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23.8.06

I bet They Think Murder Laws are for the Murderer's Good

Chicago has banned foie gras, and the foodies are up in arms. The ban addresses animal cruelty concerns -- making foie gras involves "force-feeding grain to ducks and geese until their liver enlarges as much as 10 times its normal size." So I would expect opponents to claim that ducks and geese enjoy being force-fed, or that humans' right to be "dazzled" by fancy ingredients trumps the mere suffering of animals. But some of them manage to completely miss the point:

"They might as well make a citywide bedtime ordinance," said bartender David Brown, 29, who feasted on the outlaw ingredients with his wife, Jennifer, at 676. "It's like banning smoking. If I'm a bartender, I don't run a health club. We're adults; we're allowed to have bad habits."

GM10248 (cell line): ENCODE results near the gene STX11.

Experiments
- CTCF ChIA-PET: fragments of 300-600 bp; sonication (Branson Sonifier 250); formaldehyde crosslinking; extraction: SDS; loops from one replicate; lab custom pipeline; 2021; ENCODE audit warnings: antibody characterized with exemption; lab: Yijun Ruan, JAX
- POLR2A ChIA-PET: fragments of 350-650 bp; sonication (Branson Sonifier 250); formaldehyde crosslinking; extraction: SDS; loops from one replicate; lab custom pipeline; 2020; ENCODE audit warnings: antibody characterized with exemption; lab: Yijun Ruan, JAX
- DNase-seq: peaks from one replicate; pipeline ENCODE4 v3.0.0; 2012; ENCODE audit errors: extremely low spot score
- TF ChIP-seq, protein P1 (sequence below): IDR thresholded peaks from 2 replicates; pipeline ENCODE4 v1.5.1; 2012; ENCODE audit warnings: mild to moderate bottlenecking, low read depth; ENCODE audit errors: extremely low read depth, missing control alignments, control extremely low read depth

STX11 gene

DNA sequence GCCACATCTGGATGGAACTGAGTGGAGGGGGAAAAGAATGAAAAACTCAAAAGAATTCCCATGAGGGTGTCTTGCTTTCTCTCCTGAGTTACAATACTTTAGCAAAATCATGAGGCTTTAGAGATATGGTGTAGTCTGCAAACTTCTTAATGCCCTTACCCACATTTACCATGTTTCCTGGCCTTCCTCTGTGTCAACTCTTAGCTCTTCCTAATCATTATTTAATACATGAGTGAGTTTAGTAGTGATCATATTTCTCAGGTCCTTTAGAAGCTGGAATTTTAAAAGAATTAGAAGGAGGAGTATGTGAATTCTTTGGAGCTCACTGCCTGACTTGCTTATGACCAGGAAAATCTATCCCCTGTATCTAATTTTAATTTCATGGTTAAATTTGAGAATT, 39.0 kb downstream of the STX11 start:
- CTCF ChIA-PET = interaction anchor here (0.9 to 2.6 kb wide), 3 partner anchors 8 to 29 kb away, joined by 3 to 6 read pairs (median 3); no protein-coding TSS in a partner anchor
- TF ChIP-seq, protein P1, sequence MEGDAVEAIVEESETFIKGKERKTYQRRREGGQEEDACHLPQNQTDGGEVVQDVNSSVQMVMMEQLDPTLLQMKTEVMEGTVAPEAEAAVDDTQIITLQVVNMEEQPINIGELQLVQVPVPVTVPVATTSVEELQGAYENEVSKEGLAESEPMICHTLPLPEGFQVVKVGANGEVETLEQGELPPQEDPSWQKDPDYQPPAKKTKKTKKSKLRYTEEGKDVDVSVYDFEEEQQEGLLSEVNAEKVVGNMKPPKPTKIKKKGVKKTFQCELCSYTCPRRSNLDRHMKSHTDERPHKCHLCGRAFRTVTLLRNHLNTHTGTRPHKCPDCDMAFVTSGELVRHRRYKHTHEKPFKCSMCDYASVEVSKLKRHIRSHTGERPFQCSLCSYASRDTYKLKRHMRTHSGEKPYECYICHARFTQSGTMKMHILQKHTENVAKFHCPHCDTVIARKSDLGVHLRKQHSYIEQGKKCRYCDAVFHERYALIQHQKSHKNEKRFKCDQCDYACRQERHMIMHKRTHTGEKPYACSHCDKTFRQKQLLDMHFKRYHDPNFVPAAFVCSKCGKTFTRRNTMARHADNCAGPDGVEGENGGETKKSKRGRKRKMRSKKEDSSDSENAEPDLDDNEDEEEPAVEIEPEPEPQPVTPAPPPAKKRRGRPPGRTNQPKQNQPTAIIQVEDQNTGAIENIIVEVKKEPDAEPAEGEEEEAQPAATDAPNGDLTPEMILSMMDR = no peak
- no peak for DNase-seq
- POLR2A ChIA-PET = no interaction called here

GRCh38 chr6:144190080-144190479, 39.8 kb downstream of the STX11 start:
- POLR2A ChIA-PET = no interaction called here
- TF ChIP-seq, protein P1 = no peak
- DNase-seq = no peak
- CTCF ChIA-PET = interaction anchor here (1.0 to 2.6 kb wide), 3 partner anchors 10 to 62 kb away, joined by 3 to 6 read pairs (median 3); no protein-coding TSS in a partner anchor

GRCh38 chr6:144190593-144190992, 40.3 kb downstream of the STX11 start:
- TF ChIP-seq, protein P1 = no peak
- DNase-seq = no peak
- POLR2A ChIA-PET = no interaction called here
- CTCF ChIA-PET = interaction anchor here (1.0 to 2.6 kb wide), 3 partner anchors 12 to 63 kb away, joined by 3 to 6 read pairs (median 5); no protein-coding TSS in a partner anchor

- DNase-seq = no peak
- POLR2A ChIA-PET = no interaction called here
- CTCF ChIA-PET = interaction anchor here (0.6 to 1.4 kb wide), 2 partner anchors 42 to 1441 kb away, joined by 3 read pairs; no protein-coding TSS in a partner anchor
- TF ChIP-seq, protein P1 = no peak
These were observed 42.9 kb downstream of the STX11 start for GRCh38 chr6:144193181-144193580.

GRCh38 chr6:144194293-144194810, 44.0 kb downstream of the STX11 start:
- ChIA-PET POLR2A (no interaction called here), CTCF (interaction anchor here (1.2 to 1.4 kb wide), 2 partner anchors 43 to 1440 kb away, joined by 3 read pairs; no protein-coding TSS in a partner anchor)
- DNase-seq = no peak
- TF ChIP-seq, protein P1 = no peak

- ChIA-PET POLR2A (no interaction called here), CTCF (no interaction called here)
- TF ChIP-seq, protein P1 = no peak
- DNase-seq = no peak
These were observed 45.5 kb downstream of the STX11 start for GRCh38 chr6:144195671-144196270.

I can sympathize with the libertarian desire to be allowed to knowingly take risks with one's own health. But the foie gras ban is not for the benefit of foodies. It's for the benefit of the ducks and geese, who don't get a choice in the matter.

(The folks who talk about the need to "dazzle" customers are at least trying to address the real issue -- but their word choice makes me wonder whether they're secret plants of the animal rights movement. I'd have trouble coming up with a better word than "dazzle" to make foie gras consumption sound like the frivolous luxury of a self-centered elite with far too much money on their hands.)

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